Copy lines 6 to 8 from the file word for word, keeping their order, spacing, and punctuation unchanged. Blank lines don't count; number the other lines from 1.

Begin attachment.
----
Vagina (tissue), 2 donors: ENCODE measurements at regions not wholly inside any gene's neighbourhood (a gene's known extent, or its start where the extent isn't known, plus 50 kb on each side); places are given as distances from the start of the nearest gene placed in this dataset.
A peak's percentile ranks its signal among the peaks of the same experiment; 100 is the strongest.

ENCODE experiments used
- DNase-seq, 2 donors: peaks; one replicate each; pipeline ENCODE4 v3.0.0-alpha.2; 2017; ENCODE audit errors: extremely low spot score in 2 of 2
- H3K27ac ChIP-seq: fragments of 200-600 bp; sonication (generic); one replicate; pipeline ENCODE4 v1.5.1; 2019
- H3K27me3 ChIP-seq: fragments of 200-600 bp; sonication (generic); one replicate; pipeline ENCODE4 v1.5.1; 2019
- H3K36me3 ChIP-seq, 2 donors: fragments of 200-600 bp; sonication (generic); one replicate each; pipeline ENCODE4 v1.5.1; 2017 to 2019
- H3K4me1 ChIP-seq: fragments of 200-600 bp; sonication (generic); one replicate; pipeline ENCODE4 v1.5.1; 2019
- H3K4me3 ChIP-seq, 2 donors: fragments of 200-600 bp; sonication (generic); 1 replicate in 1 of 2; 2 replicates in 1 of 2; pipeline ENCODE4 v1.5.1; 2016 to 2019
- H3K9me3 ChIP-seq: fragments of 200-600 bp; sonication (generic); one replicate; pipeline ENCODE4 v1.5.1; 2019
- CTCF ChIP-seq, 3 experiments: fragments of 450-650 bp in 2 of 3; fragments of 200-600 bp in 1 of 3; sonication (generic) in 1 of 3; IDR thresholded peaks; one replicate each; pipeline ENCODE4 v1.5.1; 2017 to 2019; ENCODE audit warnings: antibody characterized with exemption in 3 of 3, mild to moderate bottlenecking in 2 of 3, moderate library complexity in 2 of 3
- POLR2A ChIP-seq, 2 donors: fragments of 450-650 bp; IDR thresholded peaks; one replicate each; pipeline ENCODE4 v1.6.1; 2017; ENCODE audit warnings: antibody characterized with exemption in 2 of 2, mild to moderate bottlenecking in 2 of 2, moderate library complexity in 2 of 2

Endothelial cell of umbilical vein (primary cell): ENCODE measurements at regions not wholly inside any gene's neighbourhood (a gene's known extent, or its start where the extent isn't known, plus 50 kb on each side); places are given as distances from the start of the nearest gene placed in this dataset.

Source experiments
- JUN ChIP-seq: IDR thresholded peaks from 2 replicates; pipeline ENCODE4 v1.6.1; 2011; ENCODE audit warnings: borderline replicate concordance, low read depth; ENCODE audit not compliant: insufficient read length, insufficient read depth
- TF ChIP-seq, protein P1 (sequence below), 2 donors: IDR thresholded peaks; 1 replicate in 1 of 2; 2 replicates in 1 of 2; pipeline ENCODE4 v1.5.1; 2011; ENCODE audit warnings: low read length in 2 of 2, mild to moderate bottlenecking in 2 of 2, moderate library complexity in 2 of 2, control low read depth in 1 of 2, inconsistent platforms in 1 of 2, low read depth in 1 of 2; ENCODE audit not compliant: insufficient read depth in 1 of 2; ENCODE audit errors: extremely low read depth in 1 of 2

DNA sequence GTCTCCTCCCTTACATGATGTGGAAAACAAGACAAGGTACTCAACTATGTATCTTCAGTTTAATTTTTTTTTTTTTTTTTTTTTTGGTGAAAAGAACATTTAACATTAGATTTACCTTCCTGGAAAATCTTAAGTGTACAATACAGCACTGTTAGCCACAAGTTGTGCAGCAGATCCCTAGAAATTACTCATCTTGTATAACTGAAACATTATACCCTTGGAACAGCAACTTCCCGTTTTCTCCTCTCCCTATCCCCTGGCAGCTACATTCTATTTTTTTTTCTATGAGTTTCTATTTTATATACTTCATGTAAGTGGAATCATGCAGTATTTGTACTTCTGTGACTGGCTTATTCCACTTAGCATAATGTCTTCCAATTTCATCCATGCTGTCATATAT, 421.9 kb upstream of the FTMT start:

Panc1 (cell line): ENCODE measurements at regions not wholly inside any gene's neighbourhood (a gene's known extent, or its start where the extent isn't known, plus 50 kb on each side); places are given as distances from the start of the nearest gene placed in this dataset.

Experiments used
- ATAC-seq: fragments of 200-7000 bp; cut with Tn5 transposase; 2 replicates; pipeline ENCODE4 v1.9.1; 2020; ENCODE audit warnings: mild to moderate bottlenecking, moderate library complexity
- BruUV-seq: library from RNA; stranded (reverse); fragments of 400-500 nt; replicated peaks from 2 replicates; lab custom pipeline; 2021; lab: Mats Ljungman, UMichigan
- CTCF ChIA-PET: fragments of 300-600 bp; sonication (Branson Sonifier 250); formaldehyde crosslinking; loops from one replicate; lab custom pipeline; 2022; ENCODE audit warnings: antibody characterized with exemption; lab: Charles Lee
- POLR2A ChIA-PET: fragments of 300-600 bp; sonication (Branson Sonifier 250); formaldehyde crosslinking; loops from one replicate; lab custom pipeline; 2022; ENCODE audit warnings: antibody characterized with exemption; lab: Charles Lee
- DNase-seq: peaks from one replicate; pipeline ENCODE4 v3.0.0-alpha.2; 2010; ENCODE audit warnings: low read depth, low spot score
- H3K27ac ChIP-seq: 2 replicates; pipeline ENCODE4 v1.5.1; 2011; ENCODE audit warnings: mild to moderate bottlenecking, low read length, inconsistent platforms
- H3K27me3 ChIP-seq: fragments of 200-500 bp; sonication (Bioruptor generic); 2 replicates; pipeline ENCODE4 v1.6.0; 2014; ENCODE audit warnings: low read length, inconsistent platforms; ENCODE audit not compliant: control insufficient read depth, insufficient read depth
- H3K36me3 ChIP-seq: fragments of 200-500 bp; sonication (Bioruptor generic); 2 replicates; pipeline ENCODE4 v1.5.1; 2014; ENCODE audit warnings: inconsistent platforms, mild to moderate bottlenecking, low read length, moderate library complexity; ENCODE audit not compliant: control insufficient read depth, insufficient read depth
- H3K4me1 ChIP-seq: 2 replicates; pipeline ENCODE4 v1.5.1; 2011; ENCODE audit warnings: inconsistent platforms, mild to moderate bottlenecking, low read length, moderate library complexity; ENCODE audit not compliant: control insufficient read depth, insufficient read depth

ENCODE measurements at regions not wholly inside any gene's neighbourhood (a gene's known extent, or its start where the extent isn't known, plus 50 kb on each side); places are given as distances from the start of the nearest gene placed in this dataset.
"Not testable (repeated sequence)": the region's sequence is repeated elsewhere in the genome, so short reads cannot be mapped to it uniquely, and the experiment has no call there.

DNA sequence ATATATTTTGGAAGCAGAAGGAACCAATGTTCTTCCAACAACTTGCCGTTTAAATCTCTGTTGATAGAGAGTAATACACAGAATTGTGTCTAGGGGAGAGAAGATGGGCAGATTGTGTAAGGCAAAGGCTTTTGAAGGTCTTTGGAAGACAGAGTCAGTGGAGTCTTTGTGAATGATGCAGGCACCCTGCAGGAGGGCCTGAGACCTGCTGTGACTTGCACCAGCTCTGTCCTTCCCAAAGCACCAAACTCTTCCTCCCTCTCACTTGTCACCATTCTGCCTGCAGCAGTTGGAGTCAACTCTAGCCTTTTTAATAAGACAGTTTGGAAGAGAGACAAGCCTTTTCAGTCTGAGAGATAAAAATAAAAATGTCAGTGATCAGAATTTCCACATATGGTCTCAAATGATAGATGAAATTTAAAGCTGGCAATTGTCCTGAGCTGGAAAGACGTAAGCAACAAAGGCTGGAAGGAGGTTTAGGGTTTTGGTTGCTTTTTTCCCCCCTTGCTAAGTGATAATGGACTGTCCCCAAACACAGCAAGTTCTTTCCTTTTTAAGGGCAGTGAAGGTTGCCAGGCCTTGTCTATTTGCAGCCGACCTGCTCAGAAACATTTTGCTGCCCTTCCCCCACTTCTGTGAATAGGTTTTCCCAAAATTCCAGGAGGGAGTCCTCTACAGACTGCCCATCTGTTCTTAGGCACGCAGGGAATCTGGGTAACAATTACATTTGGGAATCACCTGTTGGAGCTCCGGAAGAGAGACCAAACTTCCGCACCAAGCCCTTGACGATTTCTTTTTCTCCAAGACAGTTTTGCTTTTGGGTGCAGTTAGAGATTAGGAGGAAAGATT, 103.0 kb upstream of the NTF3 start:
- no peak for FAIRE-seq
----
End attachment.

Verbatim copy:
- H3K27me3 ChIP-seq: fragments of 200-600 bp; sonication (generic); one replicate; pipeline ENCODE4 v1.5.1; 2019
- H3K36me3 ChIP-seq, 2 donors: fragments of 200-600 bp; sonication (generic); one replicate each; pipeline ENCODE4 v1.5.1; 2017 to 2019
- H3K4me1 ChIP-seq: fragments of 200-600 bp; sonication (generic); one replicate; pipeline ENCODE4 v1.5.1; 2019